2019-20 Harvest Leaders are Sierra Harvest’s Volunteers of the Year!

Volunteers make the wheels turn at Sierra Harvest and we are especially grateful for all of those who have jumped in during 2020 to help out during this time of increased community need! 

In lieu of our big end-of-season farm potluck to celebrate our dedicated crew of volunteers, we’d like to take a moment to share our thanks to the 200+ volunteers who contributed over 2,200 hours over the last 12 months, even in the midst of a pandemic and the worst wildfire year on record.  We couldn’t do this work without you!

We want to give special thanks to our volunteer of the year, which goes to the 2019-20 Glean Harvest Leaders! A big shout out for

Tina Hannon, Clif Mackinlay, Laurie Michel, Nicole Stevenson, Hiroko Greenberg, Lisa Haden, Matia Divitt & Anna Mudd

for leading teams of volunteers to rescue fresh, local food out of the waste stream and deliver into the hands of community members who need it most.

The glean teams go to farms, farmer’s markets and private residences to collect and harvest food that would otherwise go to waste.  The Glean Harvest Leaders have a big responsibility, as they handle all aspects of a glean, from contacting the hosts and evaluating the harvest potential, scavenging boxes for the bounty, and finally leading the harvest and bringing all of the gleaned produce to the distribution site.  Working in partnership with the Interfaith Food Ministry, the glean teams get all this great food into the bellies of people in need of food assistance.  Not only that, these volunteers take care of all the paperwork and backend as well- weighing the food and logging it in the database too.  They are true local food heroes!

At a recent tomato glean, leaders were asked why they choose to take on this responsibility for the season. Glean Harvest Leader and founding member of the Gold County gleaning program, Clif Mackinlay spoke with passion about his commitment to seeing less food go to waste and more food get to the people who need it, and the community connections that are made because of it. Anna Mudd spoke about it being a political act. “Gleaning is like re-establishing the right of people to feed themselves. I do it because to not do it is criminal.” This led to a discussion of gleaning and its historical context and gleaning as social responsibility, and then someone piped up from the endless rows of tomatoes “Harvesting is fun!” Of course everyone present was in full agreement!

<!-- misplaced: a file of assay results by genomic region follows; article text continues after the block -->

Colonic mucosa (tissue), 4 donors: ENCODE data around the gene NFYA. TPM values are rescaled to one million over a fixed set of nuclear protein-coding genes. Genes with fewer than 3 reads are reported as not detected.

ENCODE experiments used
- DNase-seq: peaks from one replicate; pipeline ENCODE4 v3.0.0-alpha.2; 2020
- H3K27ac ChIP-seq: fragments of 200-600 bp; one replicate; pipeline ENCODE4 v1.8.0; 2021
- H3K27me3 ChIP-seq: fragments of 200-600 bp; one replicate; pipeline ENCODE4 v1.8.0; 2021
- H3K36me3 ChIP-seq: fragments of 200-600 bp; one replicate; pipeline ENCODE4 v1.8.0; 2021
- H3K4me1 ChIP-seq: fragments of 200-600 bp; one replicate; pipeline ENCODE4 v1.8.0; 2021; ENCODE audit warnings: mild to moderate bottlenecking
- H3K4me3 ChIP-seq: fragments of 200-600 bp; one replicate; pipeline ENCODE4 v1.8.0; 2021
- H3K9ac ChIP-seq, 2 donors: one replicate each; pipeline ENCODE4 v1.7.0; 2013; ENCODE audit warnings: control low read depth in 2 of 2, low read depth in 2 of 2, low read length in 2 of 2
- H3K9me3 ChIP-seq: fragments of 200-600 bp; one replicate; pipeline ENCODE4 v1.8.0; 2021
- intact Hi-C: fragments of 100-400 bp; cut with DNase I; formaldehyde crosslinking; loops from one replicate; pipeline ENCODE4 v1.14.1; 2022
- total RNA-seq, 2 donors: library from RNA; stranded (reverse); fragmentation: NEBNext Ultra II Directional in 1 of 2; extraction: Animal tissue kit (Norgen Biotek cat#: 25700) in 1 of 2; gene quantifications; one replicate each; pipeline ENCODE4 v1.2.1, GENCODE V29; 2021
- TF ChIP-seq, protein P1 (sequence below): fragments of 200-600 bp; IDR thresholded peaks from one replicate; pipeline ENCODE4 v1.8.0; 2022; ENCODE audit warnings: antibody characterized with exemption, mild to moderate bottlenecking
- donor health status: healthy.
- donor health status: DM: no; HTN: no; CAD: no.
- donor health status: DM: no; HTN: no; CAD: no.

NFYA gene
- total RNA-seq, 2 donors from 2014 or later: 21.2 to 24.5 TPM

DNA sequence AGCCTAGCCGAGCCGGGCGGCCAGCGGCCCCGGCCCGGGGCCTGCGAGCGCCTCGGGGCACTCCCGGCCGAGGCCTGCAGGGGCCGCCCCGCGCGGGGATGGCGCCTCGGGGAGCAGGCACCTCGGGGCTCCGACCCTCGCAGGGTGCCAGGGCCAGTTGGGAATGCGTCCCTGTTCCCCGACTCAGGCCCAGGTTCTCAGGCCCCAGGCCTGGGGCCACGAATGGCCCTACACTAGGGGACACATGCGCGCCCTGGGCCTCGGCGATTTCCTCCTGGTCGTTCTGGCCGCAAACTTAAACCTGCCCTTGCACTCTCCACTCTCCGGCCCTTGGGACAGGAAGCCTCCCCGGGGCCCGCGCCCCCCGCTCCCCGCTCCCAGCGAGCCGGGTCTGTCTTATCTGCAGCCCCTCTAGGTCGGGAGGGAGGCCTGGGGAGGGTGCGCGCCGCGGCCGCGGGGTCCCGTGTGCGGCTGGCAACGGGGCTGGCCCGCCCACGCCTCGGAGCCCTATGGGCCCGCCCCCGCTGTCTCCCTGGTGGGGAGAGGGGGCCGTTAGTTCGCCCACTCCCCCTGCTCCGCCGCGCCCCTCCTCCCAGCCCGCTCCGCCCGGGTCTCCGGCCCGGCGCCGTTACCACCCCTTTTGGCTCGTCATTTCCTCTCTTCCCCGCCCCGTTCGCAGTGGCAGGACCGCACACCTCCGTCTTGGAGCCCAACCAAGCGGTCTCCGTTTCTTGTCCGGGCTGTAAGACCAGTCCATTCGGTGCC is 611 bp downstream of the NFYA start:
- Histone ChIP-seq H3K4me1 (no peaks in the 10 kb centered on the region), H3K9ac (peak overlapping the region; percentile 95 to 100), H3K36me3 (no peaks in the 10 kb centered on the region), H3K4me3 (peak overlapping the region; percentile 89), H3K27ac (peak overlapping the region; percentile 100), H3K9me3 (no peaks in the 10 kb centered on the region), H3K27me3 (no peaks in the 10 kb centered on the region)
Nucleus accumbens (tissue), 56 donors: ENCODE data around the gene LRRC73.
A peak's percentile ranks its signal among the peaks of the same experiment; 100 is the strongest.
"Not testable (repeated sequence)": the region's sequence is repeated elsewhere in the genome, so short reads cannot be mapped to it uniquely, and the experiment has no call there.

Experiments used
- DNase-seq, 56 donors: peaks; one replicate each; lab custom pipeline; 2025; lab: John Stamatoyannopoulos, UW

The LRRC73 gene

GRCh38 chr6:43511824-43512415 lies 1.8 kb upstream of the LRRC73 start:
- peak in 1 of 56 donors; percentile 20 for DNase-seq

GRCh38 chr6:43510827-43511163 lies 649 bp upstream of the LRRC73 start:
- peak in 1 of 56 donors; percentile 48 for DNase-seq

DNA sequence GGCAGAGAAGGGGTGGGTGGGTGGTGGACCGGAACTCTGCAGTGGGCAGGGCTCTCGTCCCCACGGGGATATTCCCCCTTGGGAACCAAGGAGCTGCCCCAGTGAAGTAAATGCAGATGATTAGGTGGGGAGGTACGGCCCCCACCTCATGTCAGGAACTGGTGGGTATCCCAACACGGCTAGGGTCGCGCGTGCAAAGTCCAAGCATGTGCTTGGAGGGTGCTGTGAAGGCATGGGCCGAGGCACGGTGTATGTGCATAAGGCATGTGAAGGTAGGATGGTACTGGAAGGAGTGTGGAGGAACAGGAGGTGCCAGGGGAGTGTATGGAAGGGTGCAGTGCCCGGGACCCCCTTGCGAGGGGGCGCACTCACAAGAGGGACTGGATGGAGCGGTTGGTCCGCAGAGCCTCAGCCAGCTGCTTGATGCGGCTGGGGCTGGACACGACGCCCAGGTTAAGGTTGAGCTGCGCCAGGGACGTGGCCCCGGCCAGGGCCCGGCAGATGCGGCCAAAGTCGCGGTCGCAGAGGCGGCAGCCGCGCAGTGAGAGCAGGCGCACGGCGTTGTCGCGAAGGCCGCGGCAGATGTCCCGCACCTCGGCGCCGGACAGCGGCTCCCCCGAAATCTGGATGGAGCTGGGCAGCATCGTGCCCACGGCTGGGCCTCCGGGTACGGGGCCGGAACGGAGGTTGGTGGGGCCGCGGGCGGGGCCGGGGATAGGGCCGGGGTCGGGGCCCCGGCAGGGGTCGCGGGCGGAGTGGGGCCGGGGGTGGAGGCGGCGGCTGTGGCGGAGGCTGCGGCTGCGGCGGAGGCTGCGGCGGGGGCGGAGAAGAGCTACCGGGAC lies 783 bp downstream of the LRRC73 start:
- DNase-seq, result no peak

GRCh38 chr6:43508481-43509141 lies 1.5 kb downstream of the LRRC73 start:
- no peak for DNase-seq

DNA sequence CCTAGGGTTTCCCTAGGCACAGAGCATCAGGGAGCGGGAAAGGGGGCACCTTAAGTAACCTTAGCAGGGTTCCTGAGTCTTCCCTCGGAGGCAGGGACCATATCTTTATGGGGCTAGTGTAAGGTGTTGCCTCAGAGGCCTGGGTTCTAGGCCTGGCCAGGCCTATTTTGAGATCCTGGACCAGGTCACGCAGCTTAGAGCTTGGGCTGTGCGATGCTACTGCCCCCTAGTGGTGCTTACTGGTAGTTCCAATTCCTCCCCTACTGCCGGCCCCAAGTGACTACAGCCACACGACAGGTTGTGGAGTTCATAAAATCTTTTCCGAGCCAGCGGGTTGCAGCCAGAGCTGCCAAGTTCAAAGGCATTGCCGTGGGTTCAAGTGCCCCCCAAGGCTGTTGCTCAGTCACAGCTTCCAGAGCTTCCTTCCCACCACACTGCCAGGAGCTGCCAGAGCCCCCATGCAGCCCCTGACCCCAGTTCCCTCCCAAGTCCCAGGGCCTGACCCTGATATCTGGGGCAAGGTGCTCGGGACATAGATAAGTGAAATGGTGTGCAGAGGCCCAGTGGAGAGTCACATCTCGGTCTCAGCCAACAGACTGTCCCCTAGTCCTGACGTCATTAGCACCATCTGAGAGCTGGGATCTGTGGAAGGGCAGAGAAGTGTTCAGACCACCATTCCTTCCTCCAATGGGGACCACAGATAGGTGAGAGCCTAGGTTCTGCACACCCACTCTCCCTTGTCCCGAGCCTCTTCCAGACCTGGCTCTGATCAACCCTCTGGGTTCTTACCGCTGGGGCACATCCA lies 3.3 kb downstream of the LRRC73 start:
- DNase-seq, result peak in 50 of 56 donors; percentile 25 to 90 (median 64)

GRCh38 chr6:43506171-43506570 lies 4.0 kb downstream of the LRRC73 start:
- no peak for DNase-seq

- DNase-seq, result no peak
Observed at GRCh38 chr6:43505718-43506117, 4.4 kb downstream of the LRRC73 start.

In 2019, the gleaners were able to divert over 12 TONS of food from going to waste! One notable glean last year was 3,500 pounds of winter squash from Rich Johansen. The leaders also collected excess produce at the farmer’s market every Saturday, did lots of residential gleans (like apples, pears, and figs), as well as a couple of large tomato gleans at Greg’s Organics.

With a crew of 60 people who worked over 200 hours, it’s no surprise why we chose to honor the gleaning crew and all their hard work.  While much of this work happened in 2019, the gleans continued this year with COVID safe procedures including sanitizing hands and tools, social distancing, wearing masks, and no carpooling.

 In these times, finding ways to support one another is crucial. The gleaning crew is a prime example of this in action!  Our kudos go out to these amazing leaders for volunteering their time to divert delicious fresh food out of the waste stream and into the community.  Hopefully next year we can celebrate in person! In the meantime, consider joining the team!